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The Institutional Prerequisites for Post-Conflict Reconstruction

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  • Christopher Coyne

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Abstract

A successful post-conflict reconstruction is characterized by a self-sustaining liberal political, economic and social order that does not rely on external support. It is argued that the extent of reconstructed orders is constrained by their institutional prerequisites. These prerequisites—a shared ideology and ethic of individual and private property rights, a commitment to markets and the rule of law—are fundamental. Without these preconditions to serve as a foundation, reconstructed liberal orders will fail to be self-sustaining over time. It is argued that the viability of a shared ideology and ethic, and hence success, is directly dependent on the extent of horizontal ties in the post-conflict country. The main conclusion is that societies lacking adequate horizontal ties will require a high level of continual intervention and reconstruction efforts will have a lower probability of success. Copyright Springer Science + Business Media, Inc. 2005

Suggested Citation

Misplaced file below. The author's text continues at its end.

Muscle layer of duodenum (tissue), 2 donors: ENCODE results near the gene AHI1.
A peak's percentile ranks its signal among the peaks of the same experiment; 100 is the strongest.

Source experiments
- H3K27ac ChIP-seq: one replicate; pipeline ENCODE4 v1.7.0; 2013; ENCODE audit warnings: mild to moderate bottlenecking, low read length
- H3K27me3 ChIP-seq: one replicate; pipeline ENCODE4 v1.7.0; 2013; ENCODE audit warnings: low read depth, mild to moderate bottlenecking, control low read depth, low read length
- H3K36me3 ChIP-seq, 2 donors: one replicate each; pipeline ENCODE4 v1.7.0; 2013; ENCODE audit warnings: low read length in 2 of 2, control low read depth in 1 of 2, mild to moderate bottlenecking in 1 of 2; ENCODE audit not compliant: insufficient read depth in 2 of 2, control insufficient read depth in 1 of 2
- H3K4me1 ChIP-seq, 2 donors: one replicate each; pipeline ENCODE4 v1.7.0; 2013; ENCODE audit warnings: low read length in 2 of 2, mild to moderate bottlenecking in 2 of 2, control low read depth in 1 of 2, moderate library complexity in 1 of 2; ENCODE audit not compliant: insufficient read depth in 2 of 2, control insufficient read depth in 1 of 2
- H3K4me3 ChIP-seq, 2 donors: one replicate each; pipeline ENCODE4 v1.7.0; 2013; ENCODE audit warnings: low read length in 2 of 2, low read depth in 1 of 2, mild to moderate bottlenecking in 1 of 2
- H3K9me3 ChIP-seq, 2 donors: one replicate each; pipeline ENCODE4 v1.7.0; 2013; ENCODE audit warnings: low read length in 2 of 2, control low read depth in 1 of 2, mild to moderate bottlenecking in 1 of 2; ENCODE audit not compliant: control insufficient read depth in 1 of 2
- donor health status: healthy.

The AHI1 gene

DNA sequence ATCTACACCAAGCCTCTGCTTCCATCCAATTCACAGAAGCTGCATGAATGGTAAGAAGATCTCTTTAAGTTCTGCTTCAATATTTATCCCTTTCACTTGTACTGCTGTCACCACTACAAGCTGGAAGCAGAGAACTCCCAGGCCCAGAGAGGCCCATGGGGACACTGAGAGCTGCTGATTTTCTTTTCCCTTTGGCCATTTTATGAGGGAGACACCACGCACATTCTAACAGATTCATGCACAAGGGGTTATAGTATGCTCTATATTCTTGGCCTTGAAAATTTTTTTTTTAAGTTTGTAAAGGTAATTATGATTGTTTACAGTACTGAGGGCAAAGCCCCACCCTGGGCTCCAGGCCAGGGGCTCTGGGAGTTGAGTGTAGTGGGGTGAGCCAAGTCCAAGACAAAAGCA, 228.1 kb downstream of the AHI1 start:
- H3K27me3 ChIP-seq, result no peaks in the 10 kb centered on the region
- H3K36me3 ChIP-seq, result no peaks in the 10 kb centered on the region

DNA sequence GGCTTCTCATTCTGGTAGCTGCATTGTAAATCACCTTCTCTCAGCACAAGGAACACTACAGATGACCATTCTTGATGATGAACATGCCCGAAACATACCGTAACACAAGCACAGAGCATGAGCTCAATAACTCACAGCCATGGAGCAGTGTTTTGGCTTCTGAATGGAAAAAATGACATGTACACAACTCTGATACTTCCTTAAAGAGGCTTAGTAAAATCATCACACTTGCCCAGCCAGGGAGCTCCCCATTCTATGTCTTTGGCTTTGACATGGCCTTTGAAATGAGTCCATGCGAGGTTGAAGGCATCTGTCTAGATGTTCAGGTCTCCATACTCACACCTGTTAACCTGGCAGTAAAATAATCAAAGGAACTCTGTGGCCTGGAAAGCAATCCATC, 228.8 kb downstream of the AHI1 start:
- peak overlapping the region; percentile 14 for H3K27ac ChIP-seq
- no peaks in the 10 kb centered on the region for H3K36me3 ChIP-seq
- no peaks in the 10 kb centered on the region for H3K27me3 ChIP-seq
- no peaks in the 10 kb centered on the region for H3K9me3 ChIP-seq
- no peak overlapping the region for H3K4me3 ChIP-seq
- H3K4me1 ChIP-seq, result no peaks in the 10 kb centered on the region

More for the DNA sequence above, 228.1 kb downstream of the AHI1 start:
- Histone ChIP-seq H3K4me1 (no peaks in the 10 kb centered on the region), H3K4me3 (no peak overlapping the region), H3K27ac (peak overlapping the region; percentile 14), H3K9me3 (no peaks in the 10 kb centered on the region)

• Christopher Coyne, 2005. "The Institutional Prerequisites for Post-Conflict Reconstruction," The Review of Austrian Economics, Springer;Society for the Development of Austrian Economics, vol. 18(3), pages 325-342, December.
  • Handle: RePEc:kap:revaec:v:18:y:2005:i:3:p:325-342
    DOI: 10.1007/s11138-005-4016-9
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    References listed on IDEAS

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    Citations

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    Cited by:

    1. Paul Aligica, 2007. "Uncertainty, human action and scenarios," The Review of Austrian Economics, Springer;Society for the Development of Austrian Economics, vol. 20(4), pages 293-312, December.
    2. Art Carden, 2009. "Inputs and institutions as conservative elements," The Review of Austrian Economics, Springer;Society for the Development of Austrian Economics, vol. 22(1), pages 1-19, March.
    3. Christopher Coyne, 2008. "The Politics of Bureaucracy and the failure of post-war reconstruction," Public Choice, Springer, vol. 135(1), pages 11-22, April.
    4. Anthony Carilli & Christopher Coyne & Peter Leeson, 2008. "Government intervention and the structure of social capital," The Review of Austrian Economics, Springer;Society for the Development of Austrian Economics, vol. 21(2), pages 209-218, September.
    5. Shaun Hargreaves Heap, 2008. "Social capital and snake oil," The Review of Austrian Economics, Springer;Society for the Development of Austrian Economics, vol. 21(2), pages 199-207, September.
    6. Hall Abigail R., 2015. "Drones: Public Interest, Public Choice, and the Expansion of Unmanned Aerial Vehicles," Peace Economics, Peace Science, and Public Policy, De Gruyter, vol. 21(2), pages 273-300, April.

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